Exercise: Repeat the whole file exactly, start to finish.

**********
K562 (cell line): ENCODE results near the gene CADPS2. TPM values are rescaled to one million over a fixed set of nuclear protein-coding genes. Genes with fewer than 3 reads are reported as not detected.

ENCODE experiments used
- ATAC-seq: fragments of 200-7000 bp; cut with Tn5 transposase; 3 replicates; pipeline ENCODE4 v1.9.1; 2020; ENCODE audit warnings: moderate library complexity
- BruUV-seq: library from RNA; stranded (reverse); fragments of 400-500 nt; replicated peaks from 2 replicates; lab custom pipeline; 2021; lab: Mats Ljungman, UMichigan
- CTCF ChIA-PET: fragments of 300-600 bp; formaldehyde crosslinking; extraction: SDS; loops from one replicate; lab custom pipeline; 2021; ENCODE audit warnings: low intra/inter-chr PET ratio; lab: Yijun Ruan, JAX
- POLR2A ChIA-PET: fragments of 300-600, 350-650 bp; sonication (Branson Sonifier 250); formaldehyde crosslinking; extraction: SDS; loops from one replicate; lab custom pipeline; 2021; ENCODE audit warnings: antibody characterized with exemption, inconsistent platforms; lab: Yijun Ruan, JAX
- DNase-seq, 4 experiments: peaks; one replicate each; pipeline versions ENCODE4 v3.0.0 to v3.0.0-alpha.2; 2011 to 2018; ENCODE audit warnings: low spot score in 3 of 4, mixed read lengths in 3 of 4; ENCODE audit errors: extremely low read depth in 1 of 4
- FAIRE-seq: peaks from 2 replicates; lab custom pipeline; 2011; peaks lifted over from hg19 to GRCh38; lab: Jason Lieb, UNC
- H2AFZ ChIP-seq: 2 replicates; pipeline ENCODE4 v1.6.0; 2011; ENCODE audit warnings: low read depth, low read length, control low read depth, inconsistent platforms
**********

K562 (cell line): ENCODE results near the gene CADPS2. TPM values are rescaled to one million over a fixed set of nuclear protein-coding genes. Genes with fewer than 3 reads are reported as not detected.

ENCODE experiments used
- ATAC-seq: fragments of 200-7000 bp; cut with Tn5 transposase; 3 replicates; pipeline ENCODE4 v1.9.1; 2020; ENCODE audit warnings: moderate library complexity
- BruUV-seq: library from RNA; stranded (reverse); fragments of 400-500 nt; replicated peaks from 2 replicates; lab custom pipeline; 2021; lab: Mats Ljungman, UMichigan
- CTCF ChIA-PET: fragments of 300-600 bp; formaldehyde crosslinking; extraction: SDS; loops from one replicate; lab custom pipeline; 2021; ENCODE audit warnings: low intra/inter-chr PET ratio; lab: Yijun Ruan, JAX
- POLR2A ChIA-PET: fragments of 300-600, 350-650 bp; sonication (Branson Sonifier 250); formaldehyde crosslinking; extraction: SDS; loops from one replicate; lab custom pipeline; 2021; ENCODE audit warnings: antibody characterized with exemption, inconsistent platforms; lab: Yijun Ruan, JAX
- DNase-seq, 4 experiments: peaks; one replicate each; pipeline versions ENCODE4 v3.0.0 to v3.0.0-alpha.2; 2011 to 2018; ENCODE audit warnings: low spot score in 3 of 4, mixed read lengths in 3 of 4; ENCODE audit errors: extremely low read depth in 1 of 4
- FAIRE-seq: peaks from 2 replicates; lab custom pipeline; 2011; peaks lifted over from hg19 to GRCh38; lab: Jason Lieb, UNC
- H2AFZ ChIP-seq: 2 replicates; pipeline ENCODE4 v1.6.0; 2011; ENCODE audit warnings: low read depth, low read length, control low read depth, inconsistent platforms